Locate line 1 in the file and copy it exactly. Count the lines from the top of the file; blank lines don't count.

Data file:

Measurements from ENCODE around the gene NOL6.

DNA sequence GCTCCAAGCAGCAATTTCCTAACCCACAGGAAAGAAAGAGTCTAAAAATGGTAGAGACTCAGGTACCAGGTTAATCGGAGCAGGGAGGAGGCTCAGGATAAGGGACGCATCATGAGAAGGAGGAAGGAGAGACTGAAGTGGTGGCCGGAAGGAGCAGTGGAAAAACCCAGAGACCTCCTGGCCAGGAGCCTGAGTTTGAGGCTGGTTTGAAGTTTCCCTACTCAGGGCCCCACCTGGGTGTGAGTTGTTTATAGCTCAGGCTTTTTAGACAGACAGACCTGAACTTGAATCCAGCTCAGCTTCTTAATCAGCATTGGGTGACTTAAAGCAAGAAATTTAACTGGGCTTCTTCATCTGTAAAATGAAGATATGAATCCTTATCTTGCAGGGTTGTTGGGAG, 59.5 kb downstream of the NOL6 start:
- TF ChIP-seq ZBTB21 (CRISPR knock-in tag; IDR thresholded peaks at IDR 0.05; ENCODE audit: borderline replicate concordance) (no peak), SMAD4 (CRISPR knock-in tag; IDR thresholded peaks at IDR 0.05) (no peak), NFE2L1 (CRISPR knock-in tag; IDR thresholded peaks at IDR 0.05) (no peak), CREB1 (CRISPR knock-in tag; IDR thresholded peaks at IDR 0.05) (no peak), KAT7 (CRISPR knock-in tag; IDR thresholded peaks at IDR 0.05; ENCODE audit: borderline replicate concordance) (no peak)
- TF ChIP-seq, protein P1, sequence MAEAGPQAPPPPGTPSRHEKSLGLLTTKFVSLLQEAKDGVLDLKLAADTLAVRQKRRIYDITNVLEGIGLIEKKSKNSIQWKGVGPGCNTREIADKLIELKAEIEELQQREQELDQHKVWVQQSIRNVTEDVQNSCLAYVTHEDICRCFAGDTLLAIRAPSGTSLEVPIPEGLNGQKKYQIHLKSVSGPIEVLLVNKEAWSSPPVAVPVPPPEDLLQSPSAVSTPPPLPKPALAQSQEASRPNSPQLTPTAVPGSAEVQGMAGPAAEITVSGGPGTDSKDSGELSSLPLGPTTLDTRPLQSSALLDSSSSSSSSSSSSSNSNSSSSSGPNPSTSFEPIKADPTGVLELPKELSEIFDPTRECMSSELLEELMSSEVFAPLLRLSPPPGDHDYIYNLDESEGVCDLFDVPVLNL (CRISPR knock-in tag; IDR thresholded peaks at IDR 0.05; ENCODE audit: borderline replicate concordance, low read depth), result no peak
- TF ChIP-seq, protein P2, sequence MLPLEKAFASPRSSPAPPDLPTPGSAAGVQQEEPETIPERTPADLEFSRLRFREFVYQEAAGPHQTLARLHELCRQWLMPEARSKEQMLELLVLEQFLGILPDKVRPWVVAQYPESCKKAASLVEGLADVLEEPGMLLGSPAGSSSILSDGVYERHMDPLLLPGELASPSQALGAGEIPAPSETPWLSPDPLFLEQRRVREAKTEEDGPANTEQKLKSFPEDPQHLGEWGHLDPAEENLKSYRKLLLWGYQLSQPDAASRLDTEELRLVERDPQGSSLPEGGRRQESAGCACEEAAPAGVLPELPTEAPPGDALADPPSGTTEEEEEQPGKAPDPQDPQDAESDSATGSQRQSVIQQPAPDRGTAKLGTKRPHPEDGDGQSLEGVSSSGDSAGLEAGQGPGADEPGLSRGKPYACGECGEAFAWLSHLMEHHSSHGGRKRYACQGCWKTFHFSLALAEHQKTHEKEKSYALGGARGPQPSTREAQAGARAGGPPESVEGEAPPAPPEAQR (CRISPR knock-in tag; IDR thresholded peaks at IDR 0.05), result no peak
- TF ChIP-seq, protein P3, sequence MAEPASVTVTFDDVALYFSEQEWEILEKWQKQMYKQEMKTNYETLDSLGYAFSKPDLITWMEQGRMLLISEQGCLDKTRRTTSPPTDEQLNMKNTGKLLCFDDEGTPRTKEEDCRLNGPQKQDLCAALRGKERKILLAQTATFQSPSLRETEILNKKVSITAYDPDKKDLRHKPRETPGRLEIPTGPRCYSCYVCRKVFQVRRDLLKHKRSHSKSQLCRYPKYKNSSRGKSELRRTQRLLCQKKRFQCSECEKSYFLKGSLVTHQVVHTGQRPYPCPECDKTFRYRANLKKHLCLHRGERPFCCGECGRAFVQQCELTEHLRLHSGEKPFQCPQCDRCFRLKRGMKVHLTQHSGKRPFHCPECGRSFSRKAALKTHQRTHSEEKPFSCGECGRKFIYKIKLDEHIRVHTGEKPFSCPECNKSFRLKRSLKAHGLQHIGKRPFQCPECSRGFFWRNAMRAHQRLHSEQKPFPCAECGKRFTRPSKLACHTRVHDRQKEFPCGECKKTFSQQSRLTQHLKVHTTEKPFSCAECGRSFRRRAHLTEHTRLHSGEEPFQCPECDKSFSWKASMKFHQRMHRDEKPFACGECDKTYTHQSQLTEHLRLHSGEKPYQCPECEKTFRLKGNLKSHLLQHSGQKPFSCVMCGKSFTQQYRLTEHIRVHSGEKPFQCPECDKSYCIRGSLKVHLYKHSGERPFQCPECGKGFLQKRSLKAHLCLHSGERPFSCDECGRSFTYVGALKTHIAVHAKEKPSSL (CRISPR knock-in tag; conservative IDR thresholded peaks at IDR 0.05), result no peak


Measurements from ENCODE around the gene NOL6.